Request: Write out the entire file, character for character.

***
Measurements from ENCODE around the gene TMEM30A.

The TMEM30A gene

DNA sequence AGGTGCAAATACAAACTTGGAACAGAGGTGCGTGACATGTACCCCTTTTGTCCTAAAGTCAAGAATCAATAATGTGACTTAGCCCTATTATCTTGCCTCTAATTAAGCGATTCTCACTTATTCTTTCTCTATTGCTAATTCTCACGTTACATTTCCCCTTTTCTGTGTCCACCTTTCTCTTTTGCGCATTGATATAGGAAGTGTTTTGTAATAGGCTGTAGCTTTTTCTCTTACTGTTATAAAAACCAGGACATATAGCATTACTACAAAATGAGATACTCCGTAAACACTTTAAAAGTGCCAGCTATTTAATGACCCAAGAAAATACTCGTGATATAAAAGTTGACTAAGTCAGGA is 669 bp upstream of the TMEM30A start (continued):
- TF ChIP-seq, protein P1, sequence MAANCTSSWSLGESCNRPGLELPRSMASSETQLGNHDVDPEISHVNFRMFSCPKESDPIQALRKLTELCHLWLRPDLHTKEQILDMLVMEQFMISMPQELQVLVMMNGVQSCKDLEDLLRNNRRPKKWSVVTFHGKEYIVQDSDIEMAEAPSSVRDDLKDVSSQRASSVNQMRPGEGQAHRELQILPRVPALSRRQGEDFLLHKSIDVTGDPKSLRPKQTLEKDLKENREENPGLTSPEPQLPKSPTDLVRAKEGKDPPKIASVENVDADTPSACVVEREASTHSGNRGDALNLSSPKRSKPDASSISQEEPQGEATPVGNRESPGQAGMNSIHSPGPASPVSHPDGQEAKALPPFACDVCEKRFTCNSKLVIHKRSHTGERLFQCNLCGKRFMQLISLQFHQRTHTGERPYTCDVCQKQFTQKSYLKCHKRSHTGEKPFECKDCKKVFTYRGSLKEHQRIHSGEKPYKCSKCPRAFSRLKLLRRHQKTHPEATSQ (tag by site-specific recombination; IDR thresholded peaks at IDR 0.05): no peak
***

Measurements from ENCODE around the gene TMEM30A.

The TMEM30A gene

DNA sequence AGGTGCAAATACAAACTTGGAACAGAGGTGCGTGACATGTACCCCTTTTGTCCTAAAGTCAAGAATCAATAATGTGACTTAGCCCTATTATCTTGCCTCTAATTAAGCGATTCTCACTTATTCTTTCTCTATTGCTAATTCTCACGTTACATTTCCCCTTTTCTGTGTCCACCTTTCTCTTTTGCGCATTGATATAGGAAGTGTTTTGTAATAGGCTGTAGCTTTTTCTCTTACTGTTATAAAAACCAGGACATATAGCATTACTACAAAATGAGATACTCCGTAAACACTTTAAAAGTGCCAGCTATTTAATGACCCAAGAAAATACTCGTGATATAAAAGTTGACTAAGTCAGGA is 669 bp upstream of the TMEM30A start (continued):
- TF ChIP-seq, protein P1, sequence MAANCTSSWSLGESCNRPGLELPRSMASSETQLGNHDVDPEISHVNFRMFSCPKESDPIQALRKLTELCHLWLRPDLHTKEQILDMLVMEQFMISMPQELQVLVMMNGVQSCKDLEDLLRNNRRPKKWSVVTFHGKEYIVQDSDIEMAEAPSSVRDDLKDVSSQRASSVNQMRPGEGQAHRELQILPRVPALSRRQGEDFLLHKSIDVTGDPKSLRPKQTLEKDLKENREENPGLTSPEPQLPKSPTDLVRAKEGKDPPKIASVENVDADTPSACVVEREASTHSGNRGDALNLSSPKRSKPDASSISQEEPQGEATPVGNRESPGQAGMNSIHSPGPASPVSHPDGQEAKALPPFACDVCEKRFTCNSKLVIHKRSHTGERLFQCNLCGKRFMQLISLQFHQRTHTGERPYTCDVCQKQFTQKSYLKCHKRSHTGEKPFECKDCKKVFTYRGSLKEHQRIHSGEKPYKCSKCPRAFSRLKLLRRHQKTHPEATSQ (tag by site-specific recombination; IDR thresholded peaks at IDR 0.05): no peak